More recent senators have made their marks in other ways. Regardless of whether he wins his expected comeback bid next year, Democrat Russ Feingold will be remembered for an 18-year run that featured co-authorship of the last tightening of campaign finance rules for the foreseeable future — as well as casting the solitary Senate vote against the 2001 anti-terrorism law dubbed the Patriot Act.
And whatever else she accomplishes legislatively, Tammy Baldwin made history in 2013 by taking office as the Senate's first openly gay member. (Another Wisconsinite was also the first openly gay Republican in Congress. Steve Gunderson, who came out in 1994 and retired two years later after his eighth term, now lobbies on behalf of for-profit colleges.)
Two of the state’s standout House members from the previous generation were Democrats Les Aspin and David R. Obey. Both successfully challenged their party’s hidebound seniority systems to claim the chairmanships of prominent committees. Both were known for combining indisputable intelligence, formidable legislative skill and an occasionally irascible disposition to get what they wanted. (Obey was the last Appropriations chairman to usher the entire roster of annual spending bills to enactment before the start of the fiscal year, fully 21 years ago. Aspin was the last Armed Services chairman who got to be Defense secretary, at the start of the Clinton administration.)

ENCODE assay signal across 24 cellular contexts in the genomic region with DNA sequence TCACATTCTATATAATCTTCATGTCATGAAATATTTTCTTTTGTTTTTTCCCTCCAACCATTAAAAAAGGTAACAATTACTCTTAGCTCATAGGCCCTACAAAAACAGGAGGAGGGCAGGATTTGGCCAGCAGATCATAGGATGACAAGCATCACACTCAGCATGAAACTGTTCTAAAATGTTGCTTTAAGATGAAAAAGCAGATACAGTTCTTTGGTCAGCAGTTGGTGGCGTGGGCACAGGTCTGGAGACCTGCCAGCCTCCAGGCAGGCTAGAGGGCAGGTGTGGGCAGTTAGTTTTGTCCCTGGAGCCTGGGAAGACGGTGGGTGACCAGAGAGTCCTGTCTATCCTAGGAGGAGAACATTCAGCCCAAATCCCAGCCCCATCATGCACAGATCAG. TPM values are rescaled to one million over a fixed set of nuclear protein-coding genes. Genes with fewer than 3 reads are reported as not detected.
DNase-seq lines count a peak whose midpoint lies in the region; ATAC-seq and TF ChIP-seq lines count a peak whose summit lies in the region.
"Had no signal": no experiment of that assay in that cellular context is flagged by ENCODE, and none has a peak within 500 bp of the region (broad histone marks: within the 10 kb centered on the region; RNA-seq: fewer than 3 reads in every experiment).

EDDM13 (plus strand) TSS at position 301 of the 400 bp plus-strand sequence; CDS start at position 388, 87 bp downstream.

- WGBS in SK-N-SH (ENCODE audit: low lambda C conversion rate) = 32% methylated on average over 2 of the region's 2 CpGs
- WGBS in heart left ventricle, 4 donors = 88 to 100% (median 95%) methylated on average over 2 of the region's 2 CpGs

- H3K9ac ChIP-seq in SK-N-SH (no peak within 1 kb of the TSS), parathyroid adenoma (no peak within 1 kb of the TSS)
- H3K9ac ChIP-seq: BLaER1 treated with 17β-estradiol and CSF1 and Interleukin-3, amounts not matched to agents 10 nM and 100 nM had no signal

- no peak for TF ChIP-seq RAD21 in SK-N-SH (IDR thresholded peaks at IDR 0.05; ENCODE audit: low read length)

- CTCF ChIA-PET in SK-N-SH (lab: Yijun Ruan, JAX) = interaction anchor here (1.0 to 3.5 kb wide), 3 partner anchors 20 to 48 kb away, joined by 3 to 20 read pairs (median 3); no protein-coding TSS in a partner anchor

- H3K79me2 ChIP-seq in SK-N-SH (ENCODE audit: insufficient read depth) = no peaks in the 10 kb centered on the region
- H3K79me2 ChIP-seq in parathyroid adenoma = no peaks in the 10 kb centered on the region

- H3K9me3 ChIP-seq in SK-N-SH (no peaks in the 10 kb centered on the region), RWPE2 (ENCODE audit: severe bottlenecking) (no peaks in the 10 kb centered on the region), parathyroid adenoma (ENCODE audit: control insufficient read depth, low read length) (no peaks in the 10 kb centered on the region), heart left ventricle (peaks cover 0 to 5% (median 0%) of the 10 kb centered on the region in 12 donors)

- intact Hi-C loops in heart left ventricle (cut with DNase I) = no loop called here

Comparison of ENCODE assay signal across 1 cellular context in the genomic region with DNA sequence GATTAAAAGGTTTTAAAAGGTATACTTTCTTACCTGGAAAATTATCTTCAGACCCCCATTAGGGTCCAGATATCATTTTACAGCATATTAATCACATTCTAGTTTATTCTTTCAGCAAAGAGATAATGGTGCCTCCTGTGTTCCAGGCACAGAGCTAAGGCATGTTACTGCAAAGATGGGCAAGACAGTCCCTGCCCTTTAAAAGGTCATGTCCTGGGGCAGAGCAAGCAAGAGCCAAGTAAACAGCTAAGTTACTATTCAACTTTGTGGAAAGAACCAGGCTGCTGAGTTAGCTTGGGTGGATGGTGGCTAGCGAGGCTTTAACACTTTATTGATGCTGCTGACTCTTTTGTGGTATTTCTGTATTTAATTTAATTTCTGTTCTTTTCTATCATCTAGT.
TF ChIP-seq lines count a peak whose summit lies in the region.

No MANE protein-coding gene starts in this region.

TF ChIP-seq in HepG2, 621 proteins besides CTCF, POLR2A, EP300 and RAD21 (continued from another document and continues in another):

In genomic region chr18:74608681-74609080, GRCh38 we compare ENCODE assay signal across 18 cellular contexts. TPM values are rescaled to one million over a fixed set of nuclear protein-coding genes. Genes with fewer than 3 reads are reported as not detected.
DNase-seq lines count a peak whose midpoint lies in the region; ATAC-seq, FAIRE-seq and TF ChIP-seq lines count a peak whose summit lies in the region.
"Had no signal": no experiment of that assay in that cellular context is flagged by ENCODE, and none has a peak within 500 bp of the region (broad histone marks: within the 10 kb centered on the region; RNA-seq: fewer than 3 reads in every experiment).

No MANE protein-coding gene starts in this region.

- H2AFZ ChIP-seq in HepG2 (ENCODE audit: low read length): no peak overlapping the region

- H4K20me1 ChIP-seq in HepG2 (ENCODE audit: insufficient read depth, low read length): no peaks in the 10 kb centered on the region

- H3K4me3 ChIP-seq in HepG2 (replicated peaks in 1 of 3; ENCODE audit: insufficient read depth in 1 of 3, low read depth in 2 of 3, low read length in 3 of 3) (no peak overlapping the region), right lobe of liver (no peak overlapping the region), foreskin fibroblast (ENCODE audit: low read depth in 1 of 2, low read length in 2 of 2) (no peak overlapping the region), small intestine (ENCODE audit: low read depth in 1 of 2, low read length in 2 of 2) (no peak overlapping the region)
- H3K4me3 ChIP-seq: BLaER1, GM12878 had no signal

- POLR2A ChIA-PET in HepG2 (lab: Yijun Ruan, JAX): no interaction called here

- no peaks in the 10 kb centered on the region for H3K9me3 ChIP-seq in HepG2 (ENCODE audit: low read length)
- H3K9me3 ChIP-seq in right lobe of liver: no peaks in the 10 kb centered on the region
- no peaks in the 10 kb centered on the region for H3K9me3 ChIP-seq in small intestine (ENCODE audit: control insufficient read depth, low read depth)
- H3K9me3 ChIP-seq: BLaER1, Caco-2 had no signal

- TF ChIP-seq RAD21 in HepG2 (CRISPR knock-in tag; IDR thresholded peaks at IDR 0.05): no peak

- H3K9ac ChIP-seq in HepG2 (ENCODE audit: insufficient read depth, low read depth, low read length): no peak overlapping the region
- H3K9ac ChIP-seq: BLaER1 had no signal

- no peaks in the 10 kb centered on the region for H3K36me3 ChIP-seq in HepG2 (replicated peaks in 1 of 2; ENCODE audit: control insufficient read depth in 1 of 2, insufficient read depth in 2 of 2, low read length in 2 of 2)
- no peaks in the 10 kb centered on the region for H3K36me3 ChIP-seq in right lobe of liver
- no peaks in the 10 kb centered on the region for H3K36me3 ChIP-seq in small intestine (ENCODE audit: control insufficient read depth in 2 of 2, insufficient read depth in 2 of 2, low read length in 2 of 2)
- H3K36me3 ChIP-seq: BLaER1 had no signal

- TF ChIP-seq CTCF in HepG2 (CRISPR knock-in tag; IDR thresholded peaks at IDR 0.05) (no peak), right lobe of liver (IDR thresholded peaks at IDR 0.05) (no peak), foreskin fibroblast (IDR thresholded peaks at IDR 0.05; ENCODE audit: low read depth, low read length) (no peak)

And both also provided memorable visual cues about their states of mind on any given day. Aspin’s level of agita could be gauged by how quickly his oversized tortoise-shell glasses slid down the rim of his nose. Obey’s frustration could be tracked by the number of full-length pencils he shoved into his shirt pocket.